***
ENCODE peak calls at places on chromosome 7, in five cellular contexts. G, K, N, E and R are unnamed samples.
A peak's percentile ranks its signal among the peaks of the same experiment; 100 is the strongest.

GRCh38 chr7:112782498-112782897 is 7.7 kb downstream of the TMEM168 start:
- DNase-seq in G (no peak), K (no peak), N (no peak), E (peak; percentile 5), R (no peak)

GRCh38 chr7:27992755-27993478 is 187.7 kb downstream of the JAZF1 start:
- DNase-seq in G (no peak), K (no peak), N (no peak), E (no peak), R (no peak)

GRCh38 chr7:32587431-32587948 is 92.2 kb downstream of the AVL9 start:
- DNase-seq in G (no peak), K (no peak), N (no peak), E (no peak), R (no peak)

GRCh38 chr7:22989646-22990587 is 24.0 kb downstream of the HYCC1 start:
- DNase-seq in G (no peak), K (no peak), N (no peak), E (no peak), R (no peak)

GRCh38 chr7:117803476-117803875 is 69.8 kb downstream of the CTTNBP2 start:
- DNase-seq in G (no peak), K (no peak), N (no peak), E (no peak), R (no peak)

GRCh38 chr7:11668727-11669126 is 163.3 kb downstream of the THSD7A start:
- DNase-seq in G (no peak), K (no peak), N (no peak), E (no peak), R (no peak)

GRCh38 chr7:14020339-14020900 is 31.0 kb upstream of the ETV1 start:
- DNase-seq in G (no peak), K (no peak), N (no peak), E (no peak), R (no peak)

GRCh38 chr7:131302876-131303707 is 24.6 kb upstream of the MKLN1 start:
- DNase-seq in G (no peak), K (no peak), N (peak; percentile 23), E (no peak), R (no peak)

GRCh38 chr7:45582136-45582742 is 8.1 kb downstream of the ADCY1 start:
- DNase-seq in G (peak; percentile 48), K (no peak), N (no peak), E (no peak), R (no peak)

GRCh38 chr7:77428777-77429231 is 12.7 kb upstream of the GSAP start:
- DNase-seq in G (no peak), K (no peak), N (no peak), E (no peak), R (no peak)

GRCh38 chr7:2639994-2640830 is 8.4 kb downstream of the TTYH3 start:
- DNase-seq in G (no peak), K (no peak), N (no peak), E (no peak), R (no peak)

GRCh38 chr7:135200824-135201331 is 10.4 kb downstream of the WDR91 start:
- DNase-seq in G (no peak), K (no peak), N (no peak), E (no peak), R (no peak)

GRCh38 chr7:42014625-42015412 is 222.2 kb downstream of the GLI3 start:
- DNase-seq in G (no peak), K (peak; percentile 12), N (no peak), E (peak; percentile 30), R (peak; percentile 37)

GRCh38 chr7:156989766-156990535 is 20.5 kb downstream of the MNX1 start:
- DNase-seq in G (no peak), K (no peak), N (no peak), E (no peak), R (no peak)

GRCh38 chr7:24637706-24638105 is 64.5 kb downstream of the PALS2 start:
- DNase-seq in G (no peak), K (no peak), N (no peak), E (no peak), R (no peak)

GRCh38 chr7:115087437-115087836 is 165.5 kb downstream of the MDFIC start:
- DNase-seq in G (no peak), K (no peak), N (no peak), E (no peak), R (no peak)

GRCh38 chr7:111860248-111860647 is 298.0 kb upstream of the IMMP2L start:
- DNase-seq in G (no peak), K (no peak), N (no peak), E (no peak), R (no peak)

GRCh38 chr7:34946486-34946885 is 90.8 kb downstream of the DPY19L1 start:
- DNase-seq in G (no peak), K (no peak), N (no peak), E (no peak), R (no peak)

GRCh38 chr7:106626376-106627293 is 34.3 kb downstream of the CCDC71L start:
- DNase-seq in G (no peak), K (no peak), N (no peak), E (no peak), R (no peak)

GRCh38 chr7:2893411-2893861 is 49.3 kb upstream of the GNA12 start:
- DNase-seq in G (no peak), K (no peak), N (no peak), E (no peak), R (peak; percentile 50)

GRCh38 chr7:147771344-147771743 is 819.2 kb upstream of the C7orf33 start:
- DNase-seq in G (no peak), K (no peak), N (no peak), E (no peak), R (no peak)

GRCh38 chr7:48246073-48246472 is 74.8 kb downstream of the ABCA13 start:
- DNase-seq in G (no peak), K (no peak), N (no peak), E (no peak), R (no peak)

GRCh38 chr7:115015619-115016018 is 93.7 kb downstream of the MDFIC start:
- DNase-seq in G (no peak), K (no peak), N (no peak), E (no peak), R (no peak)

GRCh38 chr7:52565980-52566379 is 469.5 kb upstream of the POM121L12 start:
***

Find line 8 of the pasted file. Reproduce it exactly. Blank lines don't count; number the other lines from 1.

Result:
- DNase-seq in G (no peak), K (no peak), N (no peak), E (no peak), R (no peak)